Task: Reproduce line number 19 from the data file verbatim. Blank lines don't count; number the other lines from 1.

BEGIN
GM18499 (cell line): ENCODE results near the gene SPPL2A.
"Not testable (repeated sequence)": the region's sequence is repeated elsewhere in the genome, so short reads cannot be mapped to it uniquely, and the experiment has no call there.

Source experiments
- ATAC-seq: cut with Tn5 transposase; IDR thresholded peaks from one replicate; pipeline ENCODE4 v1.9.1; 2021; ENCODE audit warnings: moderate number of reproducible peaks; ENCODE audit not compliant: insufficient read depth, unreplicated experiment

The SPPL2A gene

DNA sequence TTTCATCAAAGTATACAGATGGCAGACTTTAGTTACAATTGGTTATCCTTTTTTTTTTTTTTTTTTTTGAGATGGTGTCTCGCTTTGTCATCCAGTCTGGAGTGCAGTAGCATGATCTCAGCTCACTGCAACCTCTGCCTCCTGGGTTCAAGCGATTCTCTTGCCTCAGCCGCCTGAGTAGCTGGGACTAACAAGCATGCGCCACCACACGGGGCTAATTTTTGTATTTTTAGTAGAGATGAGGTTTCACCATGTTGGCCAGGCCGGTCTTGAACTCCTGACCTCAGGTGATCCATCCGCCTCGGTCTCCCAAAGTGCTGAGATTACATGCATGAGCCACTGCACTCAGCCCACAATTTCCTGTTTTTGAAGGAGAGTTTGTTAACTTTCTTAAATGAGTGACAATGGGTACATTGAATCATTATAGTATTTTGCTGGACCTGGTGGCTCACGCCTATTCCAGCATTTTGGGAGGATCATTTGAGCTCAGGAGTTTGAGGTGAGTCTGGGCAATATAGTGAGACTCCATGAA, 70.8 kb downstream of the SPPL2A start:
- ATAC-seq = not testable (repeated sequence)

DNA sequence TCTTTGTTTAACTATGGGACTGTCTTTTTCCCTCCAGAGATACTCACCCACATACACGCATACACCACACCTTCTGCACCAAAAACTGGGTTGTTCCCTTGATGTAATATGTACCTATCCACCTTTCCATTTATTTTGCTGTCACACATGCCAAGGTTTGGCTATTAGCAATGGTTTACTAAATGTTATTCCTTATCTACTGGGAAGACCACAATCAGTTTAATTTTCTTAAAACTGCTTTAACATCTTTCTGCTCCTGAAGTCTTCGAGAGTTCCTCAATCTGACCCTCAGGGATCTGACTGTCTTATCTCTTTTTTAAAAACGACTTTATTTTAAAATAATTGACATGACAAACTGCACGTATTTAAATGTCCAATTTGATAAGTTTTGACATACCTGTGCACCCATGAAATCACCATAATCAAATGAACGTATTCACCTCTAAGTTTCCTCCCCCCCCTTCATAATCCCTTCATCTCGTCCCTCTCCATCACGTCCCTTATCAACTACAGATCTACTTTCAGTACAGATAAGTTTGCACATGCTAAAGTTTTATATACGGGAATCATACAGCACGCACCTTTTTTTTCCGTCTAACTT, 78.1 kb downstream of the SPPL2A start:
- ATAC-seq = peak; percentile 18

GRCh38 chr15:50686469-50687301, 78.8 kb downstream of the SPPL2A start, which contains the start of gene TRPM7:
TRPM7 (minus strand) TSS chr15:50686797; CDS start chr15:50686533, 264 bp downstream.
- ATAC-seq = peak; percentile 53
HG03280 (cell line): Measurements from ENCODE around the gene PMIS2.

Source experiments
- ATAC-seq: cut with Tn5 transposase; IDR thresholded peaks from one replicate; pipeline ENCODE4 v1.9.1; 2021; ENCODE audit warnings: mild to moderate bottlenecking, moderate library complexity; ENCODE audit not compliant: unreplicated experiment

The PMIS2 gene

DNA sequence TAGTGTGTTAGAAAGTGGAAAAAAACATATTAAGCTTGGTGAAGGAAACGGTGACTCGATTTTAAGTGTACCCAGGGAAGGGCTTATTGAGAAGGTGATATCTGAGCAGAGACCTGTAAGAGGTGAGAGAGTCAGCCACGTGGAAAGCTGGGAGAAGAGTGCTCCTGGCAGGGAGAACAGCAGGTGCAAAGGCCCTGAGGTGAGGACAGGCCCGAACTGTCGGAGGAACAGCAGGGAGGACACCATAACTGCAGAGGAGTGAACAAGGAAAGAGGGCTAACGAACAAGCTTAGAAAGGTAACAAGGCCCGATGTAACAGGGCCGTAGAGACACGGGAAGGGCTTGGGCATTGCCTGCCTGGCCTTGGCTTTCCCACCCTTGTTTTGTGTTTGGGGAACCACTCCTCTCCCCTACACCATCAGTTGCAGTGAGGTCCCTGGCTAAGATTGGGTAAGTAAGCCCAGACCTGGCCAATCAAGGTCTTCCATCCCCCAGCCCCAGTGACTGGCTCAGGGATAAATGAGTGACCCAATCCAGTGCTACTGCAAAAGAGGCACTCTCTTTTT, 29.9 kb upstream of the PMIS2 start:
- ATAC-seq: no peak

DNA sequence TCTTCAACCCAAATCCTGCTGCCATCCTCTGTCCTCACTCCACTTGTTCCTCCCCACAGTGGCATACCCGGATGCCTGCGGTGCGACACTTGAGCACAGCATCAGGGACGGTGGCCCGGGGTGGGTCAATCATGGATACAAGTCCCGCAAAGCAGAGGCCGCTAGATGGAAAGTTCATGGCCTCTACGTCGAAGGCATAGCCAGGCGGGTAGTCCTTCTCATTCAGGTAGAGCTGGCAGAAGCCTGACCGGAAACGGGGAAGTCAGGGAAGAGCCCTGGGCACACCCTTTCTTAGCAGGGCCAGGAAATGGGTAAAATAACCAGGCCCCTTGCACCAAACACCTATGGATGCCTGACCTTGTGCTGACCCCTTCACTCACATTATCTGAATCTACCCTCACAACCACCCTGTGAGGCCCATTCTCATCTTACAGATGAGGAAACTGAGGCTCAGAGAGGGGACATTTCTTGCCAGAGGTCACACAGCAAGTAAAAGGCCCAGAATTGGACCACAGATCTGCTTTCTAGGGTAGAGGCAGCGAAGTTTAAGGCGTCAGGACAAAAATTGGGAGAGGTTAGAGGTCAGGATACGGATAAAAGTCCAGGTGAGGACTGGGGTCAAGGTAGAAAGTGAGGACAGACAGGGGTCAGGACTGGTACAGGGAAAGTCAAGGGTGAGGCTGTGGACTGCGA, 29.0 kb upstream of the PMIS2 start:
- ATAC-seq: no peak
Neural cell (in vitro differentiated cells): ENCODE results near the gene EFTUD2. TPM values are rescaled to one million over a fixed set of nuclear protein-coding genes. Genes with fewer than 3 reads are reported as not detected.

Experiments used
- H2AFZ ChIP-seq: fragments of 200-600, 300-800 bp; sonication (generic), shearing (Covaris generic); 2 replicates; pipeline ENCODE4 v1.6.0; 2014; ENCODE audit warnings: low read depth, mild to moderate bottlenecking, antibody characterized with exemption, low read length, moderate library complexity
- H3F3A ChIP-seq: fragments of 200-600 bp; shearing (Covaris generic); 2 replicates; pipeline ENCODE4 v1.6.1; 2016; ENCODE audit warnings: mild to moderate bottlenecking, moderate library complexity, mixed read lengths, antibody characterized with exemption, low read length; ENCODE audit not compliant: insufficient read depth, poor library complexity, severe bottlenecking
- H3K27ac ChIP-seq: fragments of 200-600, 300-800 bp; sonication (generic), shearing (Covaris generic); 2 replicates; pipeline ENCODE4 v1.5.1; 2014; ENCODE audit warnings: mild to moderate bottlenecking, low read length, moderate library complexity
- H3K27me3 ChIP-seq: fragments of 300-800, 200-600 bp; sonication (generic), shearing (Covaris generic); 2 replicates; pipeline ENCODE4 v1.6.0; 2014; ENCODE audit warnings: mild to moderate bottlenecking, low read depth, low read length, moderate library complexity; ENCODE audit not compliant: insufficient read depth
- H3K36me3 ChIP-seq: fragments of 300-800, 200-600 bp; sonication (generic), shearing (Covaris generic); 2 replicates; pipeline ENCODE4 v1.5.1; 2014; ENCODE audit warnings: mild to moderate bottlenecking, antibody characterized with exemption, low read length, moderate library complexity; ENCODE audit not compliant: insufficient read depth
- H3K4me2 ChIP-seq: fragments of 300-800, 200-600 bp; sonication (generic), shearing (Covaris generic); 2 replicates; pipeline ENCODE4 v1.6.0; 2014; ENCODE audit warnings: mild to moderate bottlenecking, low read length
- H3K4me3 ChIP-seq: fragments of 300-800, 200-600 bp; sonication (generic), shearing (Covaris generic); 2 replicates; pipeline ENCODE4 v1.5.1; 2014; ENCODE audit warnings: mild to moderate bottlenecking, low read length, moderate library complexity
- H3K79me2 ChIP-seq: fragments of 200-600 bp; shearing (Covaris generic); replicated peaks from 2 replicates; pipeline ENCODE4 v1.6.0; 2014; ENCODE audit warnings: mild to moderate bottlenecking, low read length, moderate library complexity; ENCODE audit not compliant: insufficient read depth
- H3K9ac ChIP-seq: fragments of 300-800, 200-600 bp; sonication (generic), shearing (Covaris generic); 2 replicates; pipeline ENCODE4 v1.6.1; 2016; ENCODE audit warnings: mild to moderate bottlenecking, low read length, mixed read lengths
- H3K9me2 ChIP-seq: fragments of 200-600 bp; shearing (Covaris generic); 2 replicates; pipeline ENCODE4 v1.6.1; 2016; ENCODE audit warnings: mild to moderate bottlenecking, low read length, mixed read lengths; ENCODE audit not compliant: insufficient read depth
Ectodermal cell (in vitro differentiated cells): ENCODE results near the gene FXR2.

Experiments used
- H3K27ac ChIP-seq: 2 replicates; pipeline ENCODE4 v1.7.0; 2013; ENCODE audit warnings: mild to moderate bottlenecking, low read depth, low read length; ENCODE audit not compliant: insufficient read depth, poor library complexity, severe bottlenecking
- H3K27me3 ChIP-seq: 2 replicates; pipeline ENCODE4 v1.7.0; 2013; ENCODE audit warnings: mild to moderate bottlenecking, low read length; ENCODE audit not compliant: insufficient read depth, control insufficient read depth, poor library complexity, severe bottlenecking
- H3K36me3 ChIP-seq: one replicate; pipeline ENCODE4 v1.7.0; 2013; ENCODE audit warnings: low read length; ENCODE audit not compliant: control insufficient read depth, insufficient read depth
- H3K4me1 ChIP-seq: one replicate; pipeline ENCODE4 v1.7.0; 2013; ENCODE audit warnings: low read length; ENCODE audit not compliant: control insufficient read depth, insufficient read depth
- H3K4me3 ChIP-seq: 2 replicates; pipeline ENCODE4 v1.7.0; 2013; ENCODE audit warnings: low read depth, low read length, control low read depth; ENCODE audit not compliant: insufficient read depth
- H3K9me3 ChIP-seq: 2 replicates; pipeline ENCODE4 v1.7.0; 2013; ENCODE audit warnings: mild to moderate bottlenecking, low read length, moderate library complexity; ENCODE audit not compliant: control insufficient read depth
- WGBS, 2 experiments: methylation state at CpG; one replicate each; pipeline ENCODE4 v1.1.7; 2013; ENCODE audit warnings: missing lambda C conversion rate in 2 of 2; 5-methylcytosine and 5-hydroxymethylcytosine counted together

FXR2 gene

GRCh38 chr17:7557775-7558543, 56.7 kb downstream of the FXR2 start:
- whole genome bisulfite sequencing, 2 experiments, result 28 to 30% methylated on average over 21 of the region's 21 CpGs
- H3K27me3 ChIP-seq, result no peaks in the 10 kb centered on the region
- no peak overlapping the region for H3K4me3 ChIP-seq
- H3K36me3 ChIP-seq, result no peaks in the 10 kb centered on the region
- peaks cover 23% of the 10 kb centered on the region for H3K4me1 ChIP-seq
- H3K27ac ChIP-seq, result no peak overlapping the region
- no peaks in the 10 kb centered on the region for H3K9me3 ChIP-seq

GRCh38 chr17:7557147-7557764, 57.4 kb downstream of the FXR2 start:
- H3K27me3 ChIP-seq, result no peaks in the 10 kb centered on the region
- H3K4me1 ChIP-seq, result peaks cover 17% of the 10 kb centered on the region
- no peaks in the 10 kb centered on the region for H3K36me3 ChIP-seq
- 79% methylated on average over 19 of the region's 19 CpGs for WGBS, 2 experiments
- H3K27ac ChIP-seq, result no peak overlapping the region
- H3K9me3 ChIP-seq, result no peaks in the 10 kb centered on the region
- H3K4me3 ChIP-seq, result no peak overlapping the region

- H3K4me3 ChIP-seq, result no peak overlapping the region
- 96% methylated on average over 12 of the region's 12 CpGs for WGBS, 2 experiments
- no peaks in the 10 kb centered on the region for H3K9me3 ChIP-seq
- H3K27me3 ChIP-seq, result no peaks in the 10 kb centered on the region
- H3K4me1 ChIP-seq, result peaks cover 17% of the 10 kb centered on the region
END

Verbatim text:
DNA sequence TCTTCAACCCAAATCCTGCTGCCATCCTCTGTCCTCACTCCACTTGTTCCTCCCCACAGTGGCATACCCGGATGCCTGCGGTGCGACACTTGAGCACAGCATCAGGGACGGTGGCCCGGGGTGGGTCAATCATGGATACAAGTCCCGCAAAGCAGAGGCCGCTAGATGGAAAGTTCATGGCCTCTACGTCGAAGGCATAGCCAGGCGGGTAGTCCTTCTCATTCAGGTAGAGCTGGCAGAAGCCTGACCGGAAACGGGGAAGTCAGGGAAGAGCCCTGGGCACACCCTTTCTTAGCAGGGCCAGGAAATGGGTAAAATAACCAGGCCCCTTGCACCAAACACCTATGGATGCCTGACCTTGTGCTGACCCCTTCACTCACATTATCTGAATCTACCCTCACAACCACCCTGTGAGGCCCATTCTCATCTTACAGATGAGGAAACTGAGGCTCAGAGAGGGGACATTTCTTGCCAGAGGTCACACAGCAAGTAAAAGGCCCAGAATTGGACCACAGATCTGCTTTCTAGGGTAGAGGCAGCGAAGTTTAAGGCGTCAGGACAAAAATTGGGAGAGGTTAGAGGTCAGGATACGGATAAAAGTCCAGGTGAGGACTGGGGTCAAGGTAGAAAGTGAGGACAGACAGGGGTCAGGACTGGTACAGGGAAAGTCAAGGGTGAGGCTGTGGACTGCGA, 29.0 kb upstream of the PMIS2 start: